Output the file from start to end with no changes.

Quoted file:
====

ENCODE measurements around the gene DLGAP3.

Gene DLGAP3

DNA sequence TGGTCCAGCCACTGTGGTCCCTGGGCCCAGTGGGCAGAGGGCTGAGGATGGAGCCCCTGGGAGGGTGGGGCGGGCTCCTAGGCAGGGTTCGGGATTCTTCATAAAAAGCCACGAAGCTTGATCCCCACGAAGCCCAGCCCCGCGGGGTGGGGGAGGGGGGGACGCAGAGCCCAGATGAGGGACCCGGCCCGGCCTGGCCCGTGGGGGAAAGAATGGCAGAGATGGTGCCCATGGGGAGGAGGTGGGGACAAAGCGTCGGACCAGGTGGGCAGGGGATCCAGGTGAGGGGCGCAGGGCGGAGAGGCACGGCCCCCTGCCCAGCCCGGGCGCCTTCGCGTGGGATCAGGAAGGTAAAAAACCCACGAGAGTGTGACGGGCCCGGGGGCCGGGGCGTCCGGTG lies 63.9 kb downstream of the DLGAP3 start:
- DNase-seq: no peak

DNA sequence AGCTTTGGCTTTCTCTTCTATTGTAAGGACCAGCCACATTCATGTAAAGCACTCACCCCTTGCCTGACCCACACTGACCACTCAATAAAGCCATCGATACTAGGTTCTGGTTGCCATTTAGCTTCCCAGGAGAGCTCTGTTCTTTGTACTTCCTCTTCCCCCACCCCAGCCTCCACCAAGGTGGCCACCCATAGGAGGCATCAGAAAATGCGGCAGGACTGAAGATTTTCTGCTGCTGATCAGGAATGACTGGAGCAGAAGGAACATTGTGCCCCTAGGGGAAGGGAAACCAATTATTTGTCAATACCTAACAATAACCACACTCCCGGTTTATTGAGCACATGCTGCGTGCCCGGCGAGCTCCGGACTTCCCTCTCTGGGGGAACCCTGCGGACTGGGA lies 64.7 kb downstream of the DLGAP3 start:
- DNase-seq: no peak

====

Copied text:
ENCODE measurements around the gene DLGAP3.

Gene DLGAP3

DNA sequence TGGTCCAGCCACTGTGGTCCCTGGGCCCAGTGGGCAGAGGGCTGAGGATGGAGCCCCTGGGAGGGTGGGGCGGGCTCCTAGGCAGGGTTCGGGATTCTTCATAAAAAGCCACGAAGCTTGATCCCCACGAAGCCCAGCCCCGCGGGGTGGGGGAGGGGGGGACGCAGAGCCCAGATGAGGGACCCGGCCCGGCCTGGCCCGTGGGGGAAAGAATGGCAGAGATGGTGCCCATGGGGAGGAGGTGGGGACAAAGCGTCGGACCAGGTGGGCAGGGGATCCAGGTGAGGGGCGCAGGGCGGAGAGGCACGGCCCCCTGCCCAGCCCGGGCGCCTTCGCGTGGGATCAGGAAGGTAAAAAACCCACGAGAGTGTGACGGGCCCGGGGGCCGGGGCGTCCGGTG lies 63.9 kb downstream of the DLGAP3 start:
- DNase-seq: no peak

DNA sequence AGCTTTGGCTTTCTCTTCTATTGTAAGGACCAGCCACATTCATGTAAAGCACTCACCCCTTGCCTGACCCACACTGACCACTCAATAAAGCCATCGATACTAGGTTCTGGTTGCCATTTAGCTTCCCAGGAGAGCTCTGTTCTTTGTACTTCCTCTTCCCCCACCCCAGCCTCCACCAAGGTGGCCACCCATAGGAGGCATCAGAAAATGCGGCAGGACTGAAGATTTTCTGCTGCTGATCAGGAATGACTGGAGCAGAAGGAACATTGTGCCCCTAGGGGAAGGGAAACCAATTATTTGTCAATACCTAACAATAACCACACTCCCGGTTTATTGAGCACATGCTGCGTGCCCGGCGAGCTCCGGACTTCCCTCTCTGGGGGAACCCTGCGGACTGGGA lies 64.7 kb downstream of the DLGAP3 start:
- DNase-seq: no peak